I understand, being a parent of three daughters myself, that parents have for all time wanted their children to grow up and have a life better than theirs. But the costs of defining what “better” means instead of allowing their children to find their own paths will be enormous.

Having said all of that, there’s no doubt that the role of parents in public education is critical. No teacher disagrees with the fact that parents must be involved with their child’s education or that meaningful dialogue about improving public education must include the parents of the children it serves. In defense of parents today, they are challenged in ways that parents have never been challenged before.

I remind myself daily that Maslow’s theory doesn’t apply just to children, and the influence of: 1) economic disparity, 2) ethnic and racial discrimination, 3) geographic distance from extended family members, and 4) family dysfunction—ranging from an inability to provide for the basic needs of their children to concerns about their own personal safety— takes its toll on parents as well as children.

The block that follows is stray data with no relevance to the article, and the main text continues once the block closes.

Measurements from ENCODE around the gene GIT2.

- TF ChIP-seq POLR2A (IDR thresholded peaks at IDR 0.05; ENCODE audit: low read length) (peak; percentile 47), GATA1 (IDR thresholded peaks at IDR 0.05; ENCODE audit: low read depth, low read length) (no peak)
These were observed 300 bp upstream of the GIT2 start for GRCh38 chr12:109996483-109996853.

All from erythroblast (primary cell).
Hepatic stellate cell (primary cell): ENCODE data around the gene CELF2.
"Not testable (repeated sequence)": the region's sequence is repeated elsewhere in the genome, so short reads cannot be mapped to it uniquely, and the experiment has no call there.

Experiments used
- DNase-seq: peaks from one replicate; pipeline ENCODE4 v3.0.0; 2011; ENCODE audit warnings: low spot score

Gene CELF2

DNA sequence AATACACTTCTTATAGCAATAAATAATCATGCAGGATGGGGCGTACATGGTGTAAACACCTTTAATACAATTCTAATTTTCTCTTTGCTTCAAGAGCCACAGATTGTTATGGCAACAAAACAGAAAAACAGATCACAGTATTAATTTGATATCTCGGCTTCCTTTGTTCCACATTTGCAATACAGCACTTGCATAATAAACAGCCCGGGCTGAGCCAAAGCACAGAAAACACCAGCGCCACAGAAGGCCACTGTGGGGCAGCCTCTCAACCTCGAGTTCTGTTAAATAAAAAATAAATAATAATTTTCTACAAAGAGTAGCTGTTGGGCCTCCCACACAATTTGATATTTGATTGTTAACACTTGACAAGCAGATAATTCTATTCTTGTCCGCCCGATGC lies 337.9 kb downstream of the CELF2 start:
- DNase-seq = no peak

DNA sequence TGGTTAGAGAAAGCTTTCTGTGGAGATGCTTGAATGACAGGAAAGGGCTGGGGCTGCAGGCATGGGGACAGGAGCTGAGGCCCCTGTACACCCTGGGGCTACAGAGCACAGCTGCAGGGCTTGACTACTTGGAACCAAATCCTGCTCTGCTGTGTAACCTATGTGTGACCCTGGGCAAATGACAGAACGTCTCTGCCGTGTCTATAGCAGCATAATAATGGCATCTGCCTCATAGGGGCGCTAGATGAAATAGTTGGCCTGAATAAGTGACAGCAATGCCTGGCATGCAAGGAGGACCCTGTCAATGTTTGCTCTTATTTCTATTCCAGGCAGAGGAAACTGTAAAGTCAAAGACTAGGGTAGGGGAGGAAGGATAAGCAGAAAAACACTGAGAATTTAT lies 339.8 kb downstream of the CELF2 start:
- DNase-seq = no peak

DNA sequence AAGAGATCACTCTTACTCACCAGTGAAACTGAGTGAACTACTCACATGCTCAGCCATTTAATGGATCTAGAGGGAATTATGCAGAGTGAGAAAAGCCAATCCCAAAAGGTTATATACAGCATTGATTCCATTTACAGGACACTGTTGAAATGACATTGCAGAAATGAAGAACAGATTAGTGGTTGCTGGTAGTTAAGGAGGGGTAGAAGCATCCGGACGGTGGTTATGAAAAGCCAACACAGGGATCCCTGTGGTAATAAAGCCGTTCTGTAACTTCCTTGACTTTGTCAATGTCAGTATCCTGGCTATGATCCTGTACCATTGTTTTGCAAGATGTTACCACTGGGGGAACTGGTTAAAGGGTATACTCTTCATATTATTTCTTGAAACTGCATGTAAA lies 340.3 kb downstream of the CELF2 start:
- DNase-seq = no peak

Sole providers. Regardless of how they became single parents, one person instead of two is faced with performing all the tasks of parenting—working, doing laundry, running kids to practice, making supper, reading bedtime stories…they are doing the best they can for themselves and their children.

Divorced parents. Friendly or hostile, divorce is hard on children. Many divorces put children in the middle as if they were pawns in a battle. My wife had a student who was out of school because she was called to testify against her father in a custody hearing. I have taught students who left work at one parent’s home and—because of their estranged parents’ relationship—had no way to retrieve it before it was the first parent’s “turn” again.